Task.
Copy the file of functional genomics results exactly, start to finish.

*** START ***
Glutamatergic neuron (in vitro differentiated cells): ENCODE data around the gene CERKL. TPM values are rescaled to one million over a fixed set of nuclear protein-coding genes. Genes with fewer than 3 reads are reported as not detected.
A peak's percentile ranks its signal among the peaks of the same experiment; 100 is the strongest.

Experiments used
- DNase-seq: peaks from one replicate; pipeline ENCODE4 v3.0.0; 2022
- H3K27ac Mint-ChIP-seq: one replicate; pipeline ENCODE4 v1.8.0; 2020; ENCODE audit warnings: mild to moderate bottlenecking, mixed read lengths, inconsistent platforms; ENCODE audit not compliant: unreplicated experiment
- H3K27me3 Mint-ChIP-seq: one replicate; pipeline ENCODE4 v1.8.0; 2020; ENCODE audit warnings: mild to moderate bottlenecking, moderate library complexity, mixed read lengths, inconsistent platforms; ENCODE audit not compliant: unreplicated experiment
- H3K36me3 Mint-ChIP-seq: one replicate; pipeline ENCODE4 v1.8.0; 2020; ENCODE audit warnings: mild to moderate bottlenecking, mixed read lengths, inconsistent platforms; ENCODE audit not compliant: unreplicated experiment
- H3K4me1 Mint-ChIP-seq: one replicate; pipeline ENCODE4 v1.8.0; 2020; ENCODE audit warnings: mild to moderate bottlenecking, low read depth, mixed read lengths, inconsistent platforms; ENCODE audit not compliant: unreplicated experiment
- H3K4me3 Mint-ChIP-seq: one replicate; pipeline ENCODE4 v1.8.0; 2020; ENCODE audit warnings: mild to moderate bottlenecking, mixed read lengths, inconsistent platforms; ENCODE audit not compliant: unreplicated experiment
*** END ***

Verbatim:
Glutamatergic neuron (in vitro differentiated cells): ENCODE data around the gene CERKL. TPM values are rescaled to one million over a fixed set of nuclear protein-coding genes. Genes with fewer than 3 reads are reported as not detected.
A peak's percentile ranks its signal among the peaks of the same experiment; 100 is the strongest.

Experiments used
- DNase-seq: peaks from one replicate; pipeline ENCODE4 v3.0.0; 2022
- H3K27ac Mint-ChIP-seq: one replicate; pipeline ENCODE4 v1.8.0; 2020; ENCODE audit warnings: mild to moderate bottlenecking, mixed read lengths, inconsistent platforms; ENCODE audit not compliant: unreplicated experiment
- H3K27me3 Mint-ChIP-seq: one replicate; pipeline ENCODE4 v1.8.0; 2020; ENCODE audit warnings: mild to moderate bottlenecking, moderate library complexity, mixed read lengths, inconsistent platforms; ENCODE audit not compliant: unreplicated experiment
- H3K36me3 Mint-ChIP-seq: one replicate; pipeline ENCODE4 v1.8.0; 2020; ENCODE audit warnings: mild to moderate bottlenecking, mixed read lengths, inconsistent platforms; ENCODE audit not compliant: unreplicated experiment
- H3K4me1 Mint-ChIP-seq: one replicate; pipeline ENCODE4 v1.8.0; 2020; ENCODE audit warnings: mild to moderate bottlenecking, low read depth, mixed read lengths, inconsistent platforms; ENCODE audit not compliant: unreplicated experiment
- H3K4me3 Mint-ChIP-seq: one replicate; pipeline ENCODE4 v1.8.0; 2020; ENCODE audit warnings: mild to moderate bottlenecking, mixed read lengths, inconsistent platforms; ENCODE audit not compliant: unreplicated experiment